Western Reserve star gives credit to parents

Tribune Chronicle / John Vargo
Dominic Velasquez, center, a Western Reserve High School senior, won this year’s Byrd Giampetro Scholarship Award which was presented Sunday during the Curbstone Coaches football recognition banquet.

Tribune Chronicle / John Vargo Dominic Velasquez, center, a Western Reserve High School senior, won this year’s Byrd Giampetro Scholarship Award which was presented Sunday during the Curbstone Coaches football recognition banquet.

YOUNGSTOWN — Dominic Velasquez looks over at his mother, Sharon, knowing how much her support has meant to him. It wasn’t just that. Her constant motivation was a source of his inspiration.

Dominic’s parents, Kevin and Sharon, are the reason their son is successful. The drive, organization are just parts of his whole being.

“She’s my heart and soul,” Dominic said of his mother. “I think everyone in my family resembles a little bit of myself.”

He stood there with 13 other nominees, waiting for his name to be called. Dominic, who was wearing a blue suit with pattern tie and white dress shirt, didn’t expect Sunday to be his day.

The people at the circular table, including Western Reserve High School football coach Andy Hake and some of Dominic’s former football teammates, stood as his named was called for this year’s Byrd Giampetro Scholarship Award at Sunday’s Curbstone Coaches Football Recognition Banquet.

The applause became infectious as the remainder of those inside the Mount Carmel Banquet Center started to stand as well, applauding the efforts of this talented young man.

He was awarded a weighted bronze football trophy with his name inscribed on the bottom. It and the $1,000 scholarship accompanying the award go to a senior athlete who displays unique qualities off the field of play.

“That was unbelievable,” Velasquez said. “I would’ve never expected that. I didn’t even expect to get this award, I’m not going to lie. With all those people, some of their accolades are unparalleled.

“Just to get that award is unbelievable.”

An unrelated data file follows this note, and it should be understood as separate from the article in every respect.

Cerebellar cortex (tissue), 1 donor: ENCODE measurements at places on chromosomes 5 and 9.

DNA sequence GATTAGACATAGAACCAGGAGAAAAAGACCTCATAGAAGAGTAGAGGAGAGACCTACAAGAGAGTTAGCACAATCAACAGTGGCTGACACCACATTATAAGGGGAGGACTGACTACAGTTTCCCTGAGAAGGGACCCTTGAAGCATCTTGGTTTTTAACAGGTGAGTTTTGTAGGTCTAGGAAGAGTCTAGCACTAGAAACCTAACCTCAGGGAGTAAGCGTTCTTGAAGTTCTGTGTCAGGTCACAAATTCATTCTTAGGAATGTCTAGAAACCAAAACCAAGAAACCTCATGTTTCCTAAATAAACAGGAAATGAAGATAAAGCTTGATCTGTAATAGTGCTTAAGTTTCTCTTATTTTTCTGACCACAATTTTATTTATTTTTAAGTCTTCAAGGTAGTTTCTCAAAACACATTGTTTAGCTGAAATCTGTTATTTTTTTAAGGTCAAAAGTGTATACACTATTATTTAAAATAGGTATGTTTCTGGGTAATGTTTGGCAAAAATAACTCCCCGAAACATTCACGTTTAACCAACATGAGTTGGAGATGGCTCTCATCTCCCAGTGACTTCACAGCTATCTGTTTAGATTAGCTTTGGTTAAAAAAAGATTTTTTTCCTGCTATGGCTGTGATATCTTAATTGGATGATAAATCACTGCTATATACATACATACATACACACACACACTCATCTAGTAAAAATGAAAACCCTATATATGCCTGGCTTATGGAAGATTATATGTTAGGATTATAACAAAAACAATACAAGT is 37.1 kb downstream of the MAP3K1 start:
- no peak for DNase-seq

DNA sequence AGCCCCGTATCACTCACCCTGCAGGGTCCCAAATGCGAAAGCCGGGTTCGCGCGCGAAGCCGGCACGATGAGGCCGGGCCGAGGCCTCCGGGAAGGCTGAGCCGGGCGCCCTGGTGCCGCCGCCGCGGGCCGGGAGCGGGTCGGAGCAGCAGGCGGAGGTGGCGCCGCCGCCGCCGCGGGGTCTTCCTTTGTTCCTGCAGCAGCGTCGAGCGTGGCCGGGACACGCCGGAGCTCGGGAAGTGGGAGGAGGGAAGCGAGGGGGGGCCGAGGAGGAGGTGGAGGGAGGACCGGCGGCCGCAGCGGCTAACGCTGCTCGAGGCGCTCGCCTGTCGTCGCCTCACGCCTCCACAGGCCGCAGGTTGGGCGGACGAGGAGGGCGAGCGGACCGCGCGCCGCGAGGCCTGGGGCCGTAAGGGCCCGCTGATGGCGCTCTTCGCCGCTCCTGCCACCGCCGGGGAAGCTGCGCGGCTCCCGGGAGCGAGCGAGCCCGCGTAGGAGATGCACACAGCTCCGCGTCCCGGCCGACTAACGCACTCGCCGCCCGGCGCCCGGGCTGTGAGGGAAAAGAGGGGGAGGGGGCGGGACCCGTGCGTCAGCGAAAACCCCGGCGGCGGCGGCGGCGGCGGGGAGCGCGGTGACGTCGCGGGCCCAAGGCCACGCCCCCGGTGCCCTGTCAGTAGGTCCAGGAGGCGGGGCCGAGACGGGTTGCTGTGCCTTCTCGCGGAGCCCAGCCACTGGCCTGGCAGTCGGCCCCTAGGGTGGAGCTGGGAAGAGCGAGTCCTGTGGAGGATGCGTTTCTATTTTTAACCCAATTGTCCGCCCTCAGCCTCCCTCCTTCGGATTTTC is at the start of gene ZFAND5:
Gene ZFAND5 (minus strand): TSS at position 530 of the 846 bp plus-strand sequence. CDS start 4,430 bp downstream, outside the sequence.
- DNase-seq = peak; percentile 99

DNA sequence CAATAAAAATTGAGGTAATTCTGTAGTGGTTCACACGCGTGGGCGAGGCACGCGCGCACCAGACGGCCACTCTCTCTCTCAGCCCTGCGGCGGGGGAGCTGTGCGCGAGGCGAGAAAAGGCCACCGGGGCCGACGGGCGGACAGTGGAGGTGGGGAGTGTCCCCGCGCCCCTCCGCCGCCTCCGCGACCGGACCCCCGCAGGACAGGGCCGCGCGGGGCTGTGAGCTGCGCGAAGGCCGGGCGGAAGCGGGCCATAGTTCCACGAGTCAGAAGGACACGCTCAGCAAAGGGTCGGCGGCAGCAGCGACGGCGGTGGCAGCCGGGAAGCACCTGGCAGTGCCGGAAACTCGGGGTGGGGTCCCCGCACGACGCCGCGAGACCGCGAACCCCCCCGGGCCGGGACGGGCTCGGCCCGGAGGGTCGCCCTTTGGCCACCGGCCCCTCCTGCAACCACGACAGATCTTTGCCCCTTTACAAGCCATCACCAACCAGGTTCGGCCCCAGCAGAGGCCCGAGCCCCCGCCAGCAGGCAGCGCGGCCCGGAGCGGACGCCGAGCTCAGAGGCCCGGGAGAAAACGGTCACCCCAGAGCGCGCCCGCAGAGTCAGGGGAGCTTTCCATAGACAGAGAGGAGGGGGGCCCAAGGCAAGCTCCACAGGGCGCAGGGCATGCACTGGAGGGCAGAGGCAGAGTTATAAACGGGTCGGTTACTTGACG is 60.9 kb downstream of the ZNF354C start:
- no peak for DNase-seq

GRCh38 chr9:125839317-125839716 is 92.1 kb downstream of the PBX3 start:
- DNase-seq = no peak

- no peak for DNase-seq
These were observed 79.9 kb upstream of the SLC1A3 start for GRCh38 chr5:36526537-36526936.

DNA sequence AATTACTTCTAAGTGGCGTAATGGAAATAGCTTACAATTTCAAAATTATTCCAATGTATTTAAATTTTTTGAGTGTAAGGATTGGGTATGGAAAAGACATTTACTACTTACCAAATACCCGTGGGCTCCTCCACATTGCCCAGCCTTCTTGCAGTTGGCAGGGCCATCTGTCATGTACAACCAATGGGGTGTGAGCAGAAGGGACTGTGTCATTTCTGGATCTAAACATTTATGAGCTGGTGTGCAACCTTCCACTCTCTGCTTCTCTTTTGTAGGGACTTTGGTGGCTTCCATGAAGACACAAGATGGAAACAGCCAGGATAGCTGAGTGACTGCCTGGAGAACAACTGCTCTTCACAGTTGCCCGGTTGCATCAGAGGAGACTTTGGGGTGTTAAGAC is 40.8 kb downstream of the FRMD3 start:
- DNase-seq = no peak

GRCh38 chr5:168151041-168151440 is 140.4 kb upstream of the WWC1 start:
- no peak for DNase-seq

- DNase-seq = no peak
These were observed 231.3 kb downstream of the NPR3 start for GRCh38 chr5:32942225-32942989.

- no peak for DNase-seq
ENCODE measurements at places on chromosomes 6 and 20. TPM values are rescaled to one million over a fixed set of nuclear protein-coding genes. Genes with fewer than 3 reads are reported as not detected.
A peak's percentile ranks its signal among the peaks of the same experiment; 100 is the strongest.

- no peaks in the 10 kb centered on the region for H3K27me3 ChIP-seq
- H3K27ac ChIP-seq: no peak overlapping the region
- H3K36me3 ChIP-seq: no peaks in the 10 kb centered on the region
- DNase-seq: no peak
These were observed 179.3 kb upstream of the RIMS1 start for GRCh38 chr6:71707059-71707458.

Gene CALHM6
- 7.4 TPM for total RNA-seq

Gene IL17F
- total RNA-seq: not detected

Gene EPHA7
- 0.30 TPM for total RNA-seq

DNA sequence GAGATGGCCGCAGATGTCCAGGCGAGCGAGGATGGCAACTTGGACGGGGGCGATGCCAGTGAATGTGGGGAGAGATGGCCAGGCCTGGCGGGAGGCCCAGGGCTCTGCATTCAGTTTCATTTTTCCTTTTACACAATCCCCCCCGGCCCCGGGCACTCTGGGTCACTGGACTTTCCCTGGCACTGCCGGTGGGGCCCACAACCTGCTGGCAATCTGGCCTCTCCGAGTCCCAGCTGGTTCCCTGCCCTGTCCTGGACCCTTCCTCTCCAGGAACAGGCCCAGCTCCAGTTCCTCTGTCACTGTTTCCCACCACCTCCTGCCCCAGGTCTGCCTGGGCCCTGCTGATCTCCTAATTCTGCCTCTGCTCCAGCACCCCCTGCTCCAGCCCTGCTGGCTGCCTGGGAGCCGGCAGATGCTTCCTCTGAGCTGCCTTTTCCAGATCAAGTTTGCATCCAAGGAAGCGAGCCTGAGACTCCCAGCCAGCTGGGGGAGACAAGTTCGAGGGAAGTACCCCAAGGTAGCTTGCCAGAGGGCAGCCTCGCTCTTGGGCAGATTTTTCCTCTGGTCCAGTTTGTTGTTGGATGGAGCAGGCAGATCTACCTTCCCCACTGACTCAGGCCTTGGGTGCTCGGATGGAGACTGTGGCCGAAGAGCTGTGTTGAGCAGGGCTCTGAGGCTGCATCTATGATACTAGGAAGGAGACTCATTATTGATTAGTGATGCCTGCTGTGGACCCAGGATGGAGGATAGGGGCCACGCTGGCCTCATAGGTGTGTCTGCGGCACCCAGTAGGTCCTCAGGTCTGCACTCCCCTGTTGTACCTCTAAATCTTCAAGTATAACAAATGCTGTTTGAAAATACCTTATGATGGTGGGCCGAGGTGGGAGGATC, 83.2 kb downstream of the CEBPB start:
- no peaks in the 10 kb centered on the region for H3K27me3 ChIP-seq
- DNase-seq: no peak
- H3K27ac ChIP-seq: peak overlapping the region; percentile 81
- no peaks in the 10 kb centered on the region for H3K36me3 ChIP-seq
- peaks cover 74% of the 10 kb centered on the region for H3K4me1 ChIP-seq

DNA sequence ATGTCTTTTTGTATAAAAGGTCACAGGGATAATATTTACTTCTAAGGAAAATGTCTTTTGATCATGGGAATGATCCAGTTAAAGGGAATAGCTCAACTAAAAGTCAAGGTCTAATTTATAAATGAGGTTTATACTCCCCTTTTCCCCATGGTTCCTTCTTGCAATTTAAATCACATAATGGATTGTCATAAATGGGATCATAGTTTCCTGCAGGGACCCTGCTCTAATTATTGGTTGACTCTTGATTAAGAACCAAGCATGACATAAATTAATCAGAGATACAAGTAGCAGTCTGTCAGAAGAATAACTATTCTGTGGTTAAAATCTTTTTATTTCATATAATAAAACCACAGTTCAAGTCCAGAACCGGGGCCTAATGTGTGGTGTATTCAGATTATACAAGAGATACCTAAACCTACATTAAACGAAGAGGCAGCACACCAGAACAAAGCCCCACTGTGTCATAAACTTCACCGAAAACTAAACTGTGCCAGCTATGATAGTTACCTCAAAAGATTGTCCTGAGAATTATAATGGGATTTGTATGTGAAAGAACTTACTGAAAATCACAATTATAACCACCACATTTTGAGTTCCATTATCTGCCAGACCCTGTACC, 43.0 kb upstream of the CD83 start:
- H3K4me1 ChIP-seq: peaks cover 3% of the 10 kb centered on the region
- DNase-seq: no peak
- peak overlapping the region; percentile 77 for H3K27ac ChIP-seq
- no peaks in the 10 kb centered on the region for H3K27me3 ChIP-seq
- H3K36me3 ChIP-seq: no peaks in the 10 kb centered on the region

He’s being modest. Really, he is.

There were plenty of 4.0 students nominated, but only Velasquez had national recognition. He was one of 100 students given the Emperor Science Award. There was the Yale Bassett Award for Community Service, given to the top 20 juniors. He even did a cancer research project named “Global Incidence of Ocular Cancers,” performed in concert with Case Western Reserve University School of Medicine.

If you haven’t guessed, he’s going to become an optometrist one day — after his undergraduate degree and medical school.

Not bad for someone destined to be Western Reserve’s valedictorian before heading off to a school in the United States.

Ohio State has offered a full scholarship academically, while Boston College, North Carolina and Cincinnati are possibilities as well.

His decision isn’t close as he’s waiting for other schools to get back to him in the next month or two. Yale, Georgetown, Virginia, William and Mary and Drexel are some others offers.

Wherever Velasquez goes, there’s only one place he’ll call home — Berlin Center.

“It was a real community feeling and it was something that I don’t think ever could be replicated anywhere else,” Velasquez said.

Hake, usually a gregarious figure in his own right, was humbled by his quarterback, who led the Blue Devils to the postseason. Hake deflected the credit for Dominic’s success, not just on the football field, but mainly away from those Friday night lights at Western Reserve High School, even though his former player recognized him during the acceptance speech.

“It’s a representation of the school,” said Hake, who said this was his first nominee for the Byrd Giampetro Scholarship Award. “I’m flattered by the credit. Coaches get too much credit and too much blame.

“It’s his parents. His parents deserve a lot of the credit.”

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